DP(9/9) -> IC(5/5) -> EPV(1/1)
    iCountry = -1
(00A/00A) [49 06 00 1D FF FF FF FF 15]
    DP(9/9) -> IC(5/5) -> EPV(1/1)
    iRace = -1
(013/013) [0B]
    N(1/1)

Optional parameters are defined subsequently. If we don’t want to define any value for a certain parameter, we should use the 0B token to skip to the next one. So, in this code eForceGender and eClass are undefined and initialized by the game engine, if omitted, and iCountry and iRace are defined specifically.

The Default Parameter token can be translated into:

49 <Skip> <Expression> 15

The last token (15) is called the End Parameter Value token and used to mark the end of parameter definitions.

So, in this case the skip token value is equal to the memory size of the expression plus one (for the 15 token):
UEE 'Decompiled Tokens View' Default Parameter Token example 1
[Image by wghost81, used with permission under Creative Commons Attribution-Share Alike (CC BY-SA) license terms.]

Array Find, AddItem, RemoveItem, InsertItem and Sort tokens

All these tokens follow the same pattern:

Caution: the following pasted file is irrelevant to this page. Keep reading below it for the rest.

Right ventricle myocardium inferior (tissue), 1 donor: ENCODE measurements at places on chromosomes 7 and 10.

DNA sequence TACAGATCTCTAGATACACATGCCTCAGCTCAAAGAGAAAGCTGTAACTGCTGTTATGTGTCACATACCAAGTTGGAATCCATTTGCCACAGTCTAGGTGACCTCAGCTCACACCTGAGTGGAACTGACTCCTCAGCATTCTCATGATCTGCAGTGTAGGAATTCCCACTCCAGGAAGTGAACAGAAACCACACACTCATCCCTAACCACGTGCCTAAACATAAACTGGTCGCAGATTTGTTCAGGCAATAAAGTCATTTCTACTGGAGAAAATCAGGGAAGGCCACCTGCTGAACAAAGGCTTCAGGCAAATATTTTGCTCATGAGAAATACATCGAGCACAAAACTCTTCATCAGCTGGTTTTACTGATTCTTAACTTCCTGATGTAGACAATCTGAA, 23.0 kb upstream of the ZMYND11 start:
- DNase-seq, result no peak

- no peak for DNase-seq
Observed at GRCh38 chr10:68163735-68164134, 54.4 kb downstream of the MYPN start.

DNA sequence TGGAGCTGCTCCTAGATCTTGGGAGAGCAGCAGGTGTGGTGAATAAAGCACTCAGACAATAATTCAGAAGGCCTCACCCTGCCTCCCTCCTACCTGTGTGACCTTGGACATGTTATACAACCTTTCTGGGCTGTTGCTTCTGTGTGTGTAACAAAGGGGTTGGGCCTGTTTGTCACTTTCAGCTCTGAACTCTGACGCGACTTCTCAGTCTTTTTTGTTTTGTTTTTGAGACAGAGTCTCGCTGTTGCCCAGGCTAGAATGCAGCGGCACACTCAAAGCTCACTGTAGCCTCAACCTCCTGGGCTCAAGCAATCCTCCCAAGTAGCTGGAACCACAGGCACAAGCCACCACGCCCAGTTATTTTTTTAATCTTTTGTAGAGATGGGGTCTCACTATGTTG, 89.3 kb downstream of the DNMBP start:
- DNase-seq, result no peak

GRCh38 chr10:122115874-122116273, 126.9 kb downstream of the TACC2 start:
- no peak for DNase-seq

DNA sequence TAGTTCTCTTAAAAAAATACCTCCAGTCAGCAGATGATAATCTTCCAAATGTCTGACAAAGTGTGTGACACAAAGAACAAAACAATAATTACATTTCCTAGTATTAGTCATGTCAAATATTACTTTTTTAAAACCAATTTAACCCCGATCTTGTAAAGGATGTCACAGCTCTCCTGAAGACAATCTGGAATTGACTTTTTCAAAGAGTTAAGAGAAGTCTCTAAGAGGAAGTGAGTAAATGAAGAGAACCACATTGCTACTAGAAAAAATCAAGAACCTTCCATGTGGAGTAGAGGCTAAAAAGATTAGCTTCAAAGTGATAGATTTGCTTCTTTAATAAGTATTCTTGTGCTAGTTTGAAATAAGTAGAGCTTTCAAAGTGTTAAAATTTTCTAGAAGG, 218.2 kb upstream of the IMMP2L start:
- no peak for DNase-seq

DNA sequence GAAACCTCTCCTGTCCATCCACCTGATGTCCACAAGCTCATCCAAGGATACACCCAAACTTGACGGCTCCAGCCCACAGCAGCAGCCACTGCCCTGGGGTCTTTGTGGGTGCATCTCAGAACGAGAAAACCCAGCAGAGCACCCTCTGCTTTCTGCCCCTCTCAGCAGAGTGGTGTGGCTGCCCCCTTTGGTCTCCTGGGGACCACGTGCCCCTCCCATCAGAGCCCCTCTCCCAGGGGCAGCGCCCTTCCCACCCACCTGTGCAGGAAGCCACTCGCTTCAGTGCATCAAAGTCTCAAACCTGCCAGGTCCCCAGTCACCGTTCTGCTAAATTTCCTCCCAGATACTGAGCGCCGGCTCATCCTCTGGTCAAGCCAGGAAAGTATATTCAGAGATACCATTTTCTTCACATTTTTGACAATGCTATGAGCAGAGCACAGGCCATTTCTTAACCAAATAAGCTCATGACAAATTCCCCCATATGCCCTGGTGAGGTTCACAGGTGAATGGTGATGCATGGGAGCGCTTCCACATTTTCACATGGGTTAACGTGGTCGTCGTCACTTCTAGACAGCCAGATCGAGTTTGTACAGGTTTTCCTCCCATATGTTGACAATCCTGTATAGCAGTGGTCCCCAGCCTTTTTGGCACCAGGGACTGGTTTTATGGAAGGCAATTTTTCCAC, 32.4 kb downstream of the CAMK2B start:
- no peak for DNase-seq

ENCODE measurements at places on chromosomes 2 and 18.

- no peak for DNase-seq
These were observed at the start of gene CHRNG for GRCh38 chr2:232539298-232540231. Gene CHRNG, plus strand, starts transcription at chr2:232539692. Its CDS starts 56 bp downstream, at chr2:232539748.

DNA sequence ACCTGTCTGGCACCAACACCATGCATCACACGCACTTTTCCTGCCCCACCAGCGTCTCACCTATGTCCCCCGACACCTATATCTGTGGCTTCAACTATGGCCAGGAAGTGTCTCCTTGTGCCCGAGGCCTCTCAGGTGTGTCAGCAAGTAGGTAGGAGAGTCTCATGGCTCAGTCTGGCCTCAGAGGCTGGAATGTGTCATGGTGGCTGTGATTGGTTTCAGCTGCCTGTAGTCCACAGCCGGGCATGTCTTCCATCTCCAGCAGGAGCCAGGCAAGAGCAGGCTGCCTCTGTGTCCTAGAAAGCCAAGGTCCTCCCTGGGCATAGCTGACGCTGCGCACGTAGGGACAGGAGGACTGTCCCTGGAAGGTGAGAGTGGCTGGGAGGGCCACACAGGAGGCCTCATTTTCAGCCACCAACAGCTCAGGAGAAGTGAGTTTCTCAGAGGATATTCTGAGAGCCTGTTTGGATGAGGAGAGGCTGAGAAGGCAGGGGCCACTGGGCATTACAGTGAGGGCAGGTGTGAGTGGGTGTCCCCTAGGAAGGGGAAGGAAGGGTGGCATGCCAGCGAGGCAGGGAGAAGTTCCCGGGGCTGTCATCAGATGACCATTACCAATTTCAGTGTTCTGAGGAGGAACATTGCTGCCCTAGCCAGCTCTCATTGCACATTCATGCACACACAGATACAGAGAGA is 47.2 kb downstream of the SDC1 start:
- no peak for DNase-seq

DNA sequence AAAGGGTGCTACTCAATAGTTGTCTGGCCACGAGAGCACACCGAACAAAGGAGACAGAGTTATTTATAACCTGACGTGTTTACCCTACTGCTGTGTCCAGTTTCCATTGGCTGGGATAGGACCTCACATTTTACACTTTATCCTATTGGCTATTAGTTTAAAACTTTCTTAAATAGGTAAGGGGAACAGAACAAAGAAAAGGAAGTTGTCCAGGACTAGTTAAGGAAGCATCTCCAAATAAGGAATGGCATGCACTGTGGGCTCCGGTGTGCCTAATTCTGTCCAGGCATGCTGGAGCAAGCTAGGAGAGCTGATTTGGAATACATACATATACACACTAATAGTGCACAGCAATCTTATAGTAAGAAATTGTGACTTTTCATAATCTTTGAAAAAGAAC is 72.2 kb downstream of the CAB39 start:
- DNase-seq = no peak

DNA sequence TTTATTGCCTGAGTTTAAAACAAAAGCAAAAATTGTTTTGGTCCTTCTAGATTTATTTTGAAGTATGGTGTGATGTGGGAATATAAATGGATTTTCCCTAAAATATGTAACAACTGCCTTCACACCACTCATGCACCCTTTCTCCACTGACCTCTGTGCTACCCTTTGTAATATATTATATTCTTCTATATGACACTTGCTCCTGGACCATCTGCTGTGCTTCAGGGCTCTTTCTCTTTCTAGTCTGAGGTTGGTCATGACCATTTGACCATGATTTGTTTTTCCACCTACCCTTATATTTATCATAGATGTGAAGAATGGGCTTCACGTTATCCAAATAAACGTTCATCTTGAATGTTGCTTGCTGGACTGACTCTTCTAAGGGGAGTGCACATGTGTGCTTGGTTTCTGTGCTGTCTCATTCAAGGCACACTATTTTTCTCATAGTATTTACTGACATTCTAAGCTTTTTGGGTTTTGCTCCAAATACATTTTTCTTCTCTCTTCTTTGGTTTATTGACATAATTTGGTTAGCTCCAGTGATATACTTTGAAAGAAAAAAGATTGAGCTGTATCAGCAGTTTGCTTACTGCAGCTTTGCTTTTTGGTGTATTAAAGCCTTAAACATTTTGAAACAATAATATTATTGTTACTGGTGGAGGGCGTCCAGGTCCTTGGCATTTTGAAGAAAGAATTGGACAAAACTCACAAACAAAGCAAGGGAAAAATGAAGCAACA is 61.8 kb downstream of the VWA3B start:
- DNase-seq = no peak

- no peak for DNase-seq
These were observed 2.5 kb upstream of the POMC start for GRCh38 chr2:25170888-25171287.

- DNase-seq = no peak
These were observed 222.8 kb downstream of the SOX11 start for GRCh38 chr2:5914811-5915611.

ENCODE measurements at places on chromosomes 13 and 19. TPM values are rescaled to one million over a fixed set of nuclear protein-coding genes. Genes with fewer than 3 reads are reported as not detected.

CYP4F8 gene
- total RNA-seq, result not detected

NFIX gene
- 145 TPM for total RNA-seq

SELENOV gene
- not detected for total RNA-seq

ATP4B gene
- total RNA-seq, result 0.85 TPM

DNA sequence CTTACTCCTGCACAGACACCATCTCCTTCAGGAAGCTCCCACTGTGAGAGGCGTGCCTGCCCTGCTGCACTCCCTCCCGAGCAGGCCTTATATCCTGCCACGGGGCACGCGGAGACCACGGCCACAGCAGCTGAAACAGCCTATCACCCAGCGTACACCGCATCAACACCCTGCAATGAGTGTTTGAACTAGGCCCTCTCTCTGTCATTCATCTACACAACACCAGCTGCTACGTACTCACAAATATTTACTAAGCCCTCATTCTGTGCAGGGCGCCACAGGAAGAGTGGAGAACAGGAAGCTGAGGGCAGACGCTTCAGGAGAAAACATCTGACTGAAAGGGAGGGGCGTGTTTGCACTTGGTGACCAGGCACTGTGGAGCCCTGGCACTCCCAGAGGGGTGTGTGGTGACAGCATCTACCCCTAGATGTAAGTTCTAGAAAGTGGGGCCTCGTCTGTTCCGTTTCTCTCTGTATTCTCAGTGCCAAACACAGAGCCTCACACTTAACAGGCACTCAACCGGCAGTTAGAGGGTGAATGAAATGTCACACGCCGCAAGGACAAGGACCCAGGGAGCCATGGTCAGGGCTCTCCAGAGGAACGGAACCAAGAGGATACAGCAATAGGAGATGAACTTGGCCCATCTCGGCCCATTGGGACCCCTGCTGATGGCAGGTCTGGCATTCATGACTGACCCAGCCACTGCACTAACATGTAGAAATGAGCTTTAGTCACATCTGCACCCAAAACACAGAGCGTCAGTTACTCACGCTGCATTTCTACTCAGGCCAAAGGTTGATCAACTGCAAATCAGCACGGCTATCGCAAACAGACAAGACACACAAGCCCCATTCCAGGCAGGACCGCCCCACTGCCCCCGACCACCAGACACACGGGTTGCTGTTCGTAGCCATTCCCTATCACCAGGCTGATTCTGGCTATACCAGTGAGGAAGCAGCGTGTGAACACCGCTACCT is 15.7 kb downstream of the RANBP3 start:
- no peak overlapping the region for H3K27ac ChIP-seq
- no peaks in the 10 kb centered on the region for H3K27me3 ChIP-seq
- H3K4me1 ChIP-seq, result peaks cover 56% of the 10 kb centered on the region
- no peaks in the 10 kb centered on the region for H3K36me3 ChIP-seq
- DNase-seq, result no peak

<TokenType> <Expression(Array)> <Skip> <Expressions> 16

TokenType here stands for the particular token and the first expression represents an array object itself. Skip token is followed by several expressions (one or two, depending on the TokenType) and there is a 16 token at the end, which stands for End Function Parameters token.

In all these cases skip value is equal to the sum of memory sizes of the expression following the skip token itself plus one (for the 16 token).

AddItem example:

UEE 'Decompiled Tokens View' AddItem example 1
[Image by wghost81, used with permission under Creative Commons Attribution-Share Alike (CC BY-SA) license terms.]

InsertItem example: